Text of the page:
The main problem is that at the time brand rentals were made, the way the economy was moving was conducive for brands to earn money under the prevailing conditions. A company did not sense any negativity at all four years ago and made five or ten-year leases with malls. But, in the intervening time, crises emerged, tourism hit rock bottom and a problem was experienced with Russia. The brand said it wanted to leave the mall. It said it would pay a three-month penalty, too. The mall says, “No. You’ll pay a one-year penalty.” Somebody acting within the bounds of fairness would say, “Yes.” The exchange rate has hit six or seven lira and they still have the same mentality. There are those among them that say if you attempt to leave early they’ll sue you and get a one-year penalty through seizure under a court order. It is this mindset we have issues with. These are not only foreign investors; there are also locals. Many stores are currently hostages in malls. We have applied to the Ministry for it to take measures. Forget reducing rents, just now we are struggling not to shut shop.

-What level is profitability at in the sector just now?

A company that announces pre-tax profits of between ten and fifteen per cent is said to be very successful. Profits are seriously shrinking. Then there are unproductive places draining profit from the productive. For instance, one of my members says they want to open up abroad and need to create funds but they have a hundred odd stores and need to get rid of twenty because they swallow all their profit but if they try to shut them they face massive penalties. I mean, they stand to pay penalties close to 700,000 or 800,000 lira to close a single store.

47-billion-dollar economy

-How high has BMD membership risen to?

We currently have 420 brands.

-What is the size of the economy under your management?

Our members are managing a 47-billion-dollar economy. We have 67,000 domestic sales points. There are one hundred brands’ stores in 108 countries. 350,000 to 400,000 people work in our sector.

We currently wish to focus on branded export. We have also spoken to our Minister of Customs to this end. We absolutely want to send a representative as an association on foreign visits. For example, we are in close contact with the Chinese Ambassador. China is a very important market for us. The Chinese Commercial Consul came to our meeting. It will make two trillion dollars of purchases over five years. We want to get our share of this.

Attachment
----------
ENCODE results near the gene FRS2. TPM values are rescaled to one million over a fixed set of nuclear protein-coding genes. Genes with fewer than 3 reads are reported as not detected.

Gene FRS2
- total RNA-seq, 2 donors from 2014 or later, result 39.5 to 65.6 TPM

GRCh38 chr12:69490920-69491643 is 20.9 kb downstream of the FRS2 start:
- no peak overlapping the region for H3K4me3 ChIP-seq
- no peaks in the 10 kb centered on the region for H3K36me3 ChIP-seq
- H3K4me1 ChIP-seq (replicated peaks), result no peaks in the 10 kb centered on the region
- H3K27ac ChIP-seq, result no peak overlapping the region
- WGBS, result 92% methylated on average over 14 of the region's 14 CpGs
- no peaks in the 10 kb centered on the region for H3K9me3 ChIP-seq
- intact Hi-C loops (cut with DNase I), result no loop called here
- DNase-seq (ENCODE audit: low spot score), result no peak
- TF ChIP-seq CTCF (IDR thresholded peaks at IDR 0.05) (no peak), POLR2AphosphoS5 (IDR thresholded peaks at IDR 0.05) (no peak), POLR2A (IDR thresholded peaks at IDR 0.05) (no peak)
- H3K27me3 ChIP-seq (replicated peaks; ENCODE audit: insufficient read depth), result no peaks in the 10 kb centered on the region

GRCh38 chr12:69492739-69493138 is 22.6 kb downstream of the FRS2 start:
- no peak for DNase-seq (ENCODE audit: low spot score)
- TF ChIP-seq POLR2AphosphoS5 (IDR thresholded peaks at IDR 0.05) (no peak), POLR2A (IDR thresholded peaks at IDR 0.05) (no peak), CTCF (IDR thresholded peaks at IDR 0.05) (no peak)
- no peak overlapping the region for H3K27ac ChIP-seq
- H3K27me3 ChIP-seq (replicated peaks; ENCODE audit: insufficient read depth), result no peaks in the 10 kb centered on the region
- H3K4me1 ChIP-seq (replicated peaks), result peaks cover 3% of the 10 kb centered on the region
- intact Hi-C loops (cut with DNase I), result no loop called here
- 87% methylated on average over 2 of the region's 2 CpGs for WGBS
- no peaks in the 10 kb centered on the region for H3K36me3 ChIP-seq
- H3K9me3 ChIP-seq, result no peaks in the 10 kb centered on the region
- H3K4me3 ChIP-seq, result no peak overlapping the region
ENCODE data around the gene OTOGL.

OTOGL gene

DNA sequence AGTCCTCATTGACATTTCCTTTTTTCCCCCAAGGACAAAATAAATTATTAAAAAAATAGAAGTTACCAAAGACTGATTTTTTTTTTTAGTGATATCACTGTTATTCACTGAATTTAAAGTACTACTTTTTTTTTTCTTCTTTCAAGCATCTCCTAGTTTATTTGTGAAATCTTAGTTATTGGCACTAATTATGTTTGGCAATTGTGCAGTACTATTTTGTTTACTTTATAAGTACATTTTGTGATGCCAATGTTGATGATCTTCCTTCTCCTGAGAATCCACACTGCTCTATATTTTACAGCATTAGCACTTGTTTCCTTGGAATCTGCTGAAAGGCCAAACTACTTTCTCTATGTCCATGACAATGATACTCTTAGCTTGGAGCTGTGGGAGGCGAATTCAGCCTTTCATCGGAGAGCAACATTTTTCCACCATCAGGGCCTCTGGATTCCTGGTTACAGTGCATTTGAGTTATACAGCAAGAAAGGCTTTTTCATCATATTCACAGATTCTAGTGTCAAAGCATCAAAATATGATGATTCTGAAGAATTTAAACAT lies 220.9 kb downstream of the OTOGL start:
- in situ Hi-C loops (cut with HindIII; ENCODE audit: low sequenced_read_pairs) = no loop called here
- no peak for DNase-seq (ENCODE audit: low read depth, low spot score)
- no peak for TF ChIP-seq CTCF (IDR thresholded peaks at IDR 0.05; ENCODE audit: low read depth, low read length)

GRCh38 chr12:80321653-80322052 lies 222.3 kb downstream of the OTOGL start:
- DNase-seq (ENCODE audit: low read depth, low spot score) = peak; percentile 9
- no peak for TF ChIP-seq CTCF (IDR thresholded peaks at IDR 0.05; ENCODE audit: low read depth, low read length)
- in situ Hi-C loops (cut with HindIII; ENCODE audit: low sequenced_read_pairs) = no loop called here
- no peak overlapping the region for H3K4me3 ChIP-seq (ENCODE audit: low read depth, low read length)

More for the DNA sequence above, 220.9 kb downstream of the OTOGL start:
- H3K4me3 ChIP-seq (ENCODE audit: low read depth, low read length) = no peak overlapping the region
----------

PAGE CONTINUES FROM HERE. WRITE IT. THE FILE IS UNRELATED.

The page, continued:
Everyone anxious to close

-Is there a trend in your sector to shut down in Turkey and go abroad?

Yes, there are colleagues who have entirely halted operations in Turkey and gone abroad. Everyone is currently anxious to shut unproductive stores and we are screaming out for this - you know, let’s get out at once because what we are paying every month is a hefty sum for us. In fact, the number one item on our agenda just now is how we can increase our foreign operations, and how those without them can set them up. And the second is how we can invigorate our shopping tourism, because invigorated shopping tourism means a knock-on effect on everyone from the taxi driver to the street snack bar and itinerant salesman.

-What has the number of foreign stores risen to?

It has exceeded 3,500. It will amount to 4,000 at the year end. This trend started in 2016 and is continuing to intensify.

-You spoke of shopping tourism. Is this sector the palliative?

Turkey has currently become an incredibly important shopping paradise. This is an important opportunity. Of course, tourism is a very volatile sector. We must keep our risk in whichever currency we make sales in.

-Certain foreigners who entered the Turkish retail sector have withdrawn from the market. Will withdrawals from Turkey continue?

First, they were unable to compete with Turkish brands and, secondly, custom duties have increased excessively. Thirdly, having few stores, they were unable to manufacture in Turkey. With stiff duties imposed on imports and the exchange rate also increasing greatly, they had to withdraw. If companies that make very original products and lack demand elasticity now come, they have no chance of remaining on their feet.

Pegging in the TRNC

-Foreign exchange rents in malls is something you have constantly criticised. Have you had discussions with the Mall Investors Association at a time when the exchange rate has risen so much?

We have had no communications for a long time. It has been impossible to achieve a step, a millimetre of progress through speaking. We do not reproach the colleagues there, either. It is not a matter that is in their hands. The management of malls owned by foreign funds is abroad in its entirety. Management here is coloured by positive or negative attitudes emanating from abroad.

-What do you want? Should rents be converted to Turkish lira?

Nobody is anxious for anything like conversion into Turkish lira. We want a tolerable rent/turnover ratio. Last week in the Turkish Republic of Northern Cyprus the dollar was pegged at 3.8 and the euro at 4.6 in foreign exchange leases. We expect a pegging of this nature.